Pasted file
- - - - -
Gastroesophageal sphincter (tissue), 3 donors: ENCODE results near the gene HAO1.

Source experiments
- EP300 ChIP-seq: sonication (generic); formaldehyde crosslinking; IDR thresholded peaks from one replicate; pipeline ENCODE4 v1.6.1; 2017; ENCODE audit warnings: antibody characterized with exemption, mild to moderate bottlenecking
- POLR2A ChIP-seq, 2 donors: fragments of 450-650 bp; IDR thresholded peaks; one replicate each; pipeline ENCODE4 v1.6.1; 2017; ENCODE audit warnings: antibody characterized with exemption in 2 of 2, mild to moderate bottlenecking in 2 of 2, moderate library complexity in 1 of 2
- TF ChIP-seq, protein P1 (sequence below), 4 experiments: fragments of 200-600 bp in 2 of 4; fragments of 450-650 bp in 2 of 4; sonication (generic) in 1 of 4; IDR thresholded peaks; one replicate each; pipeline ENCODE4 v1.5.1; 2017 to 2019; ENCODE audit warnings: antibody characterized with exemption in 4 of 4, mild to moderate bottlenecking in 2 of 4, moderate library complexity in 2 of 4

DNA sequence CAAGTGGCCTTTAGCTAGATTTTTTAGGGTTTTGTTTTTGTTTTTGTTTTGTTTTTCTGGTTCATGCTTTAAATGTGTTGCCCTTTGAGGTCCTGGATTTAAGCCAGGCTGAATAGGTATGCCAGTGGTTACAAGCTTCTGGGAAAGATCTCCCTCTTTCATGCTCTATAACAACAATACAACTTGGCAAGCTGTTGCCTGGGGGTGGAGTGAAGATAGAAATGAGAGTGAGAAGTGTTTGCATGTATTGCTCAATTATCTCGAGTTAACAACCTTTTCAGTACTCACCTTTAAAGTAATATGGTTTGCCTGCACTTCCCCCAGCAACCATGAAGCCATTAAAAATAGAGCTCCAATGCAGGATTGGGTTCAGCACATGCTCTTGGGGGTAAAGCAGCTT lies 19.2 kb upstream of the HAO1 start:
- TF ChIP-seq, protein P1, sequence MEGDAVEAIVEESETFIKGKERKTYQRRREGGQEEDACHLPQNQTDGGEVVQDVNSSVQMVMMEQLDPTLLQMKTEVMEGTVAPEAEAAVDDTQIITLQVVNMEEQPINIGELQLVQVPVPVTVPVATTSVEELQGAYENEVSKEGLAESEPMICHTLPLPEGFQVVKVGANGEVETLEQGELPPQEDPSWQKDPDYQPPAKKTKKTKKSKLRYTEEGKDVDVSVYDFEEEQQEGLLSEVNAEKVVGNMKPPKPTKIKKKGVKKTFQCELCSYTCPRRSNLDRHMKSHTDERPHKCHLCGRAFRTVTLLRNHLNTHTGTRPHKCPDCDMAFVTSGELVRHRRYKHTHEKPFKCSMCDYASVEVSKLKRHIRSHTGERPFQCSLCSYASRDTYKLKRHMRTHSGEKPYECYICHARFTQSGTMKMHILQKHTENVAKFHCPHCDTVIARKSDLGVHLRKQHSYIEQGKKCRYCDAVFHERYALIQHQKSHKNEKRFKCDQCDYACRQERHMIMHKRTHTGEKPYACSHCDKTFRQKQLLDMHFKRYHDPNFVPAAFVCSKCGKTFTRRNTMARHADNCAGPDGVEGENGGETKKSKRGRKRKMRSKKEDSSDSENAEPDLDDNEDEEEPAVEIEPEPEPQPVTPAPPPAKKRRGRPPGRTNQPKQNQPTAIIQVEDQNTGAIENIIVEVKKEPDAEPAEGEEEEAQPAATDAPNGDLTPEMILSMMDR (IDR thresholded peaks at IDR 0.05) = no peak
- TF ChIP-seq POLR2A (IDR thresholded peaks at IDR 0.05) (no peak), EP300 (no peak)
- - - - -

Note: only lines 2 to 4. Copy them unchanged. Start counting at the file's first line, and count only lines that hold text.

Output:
Source experiments
- EP300 ChIP-seq: sonication (generic); formaldehyde crosslinking; IDR thresholded peaks from one replicate; pipeline ENCODE4 v1.6.1; 2017; ENCODE audit warnings: antibody characterized with exemption, mild to moderate bottlenecking
- POLR2A ChIP-seq, 2 donors: fragments of 450-650 bp; IDR thresholded peaks; one replicate each; pipeline ENCODE4 v1.6.1; 2017; ENCODE audit warnings: antibody characterized with exemption in 2 of 2, mild to moderate bottlenecking in 2 of 2, moderate library complexity in 1 of 2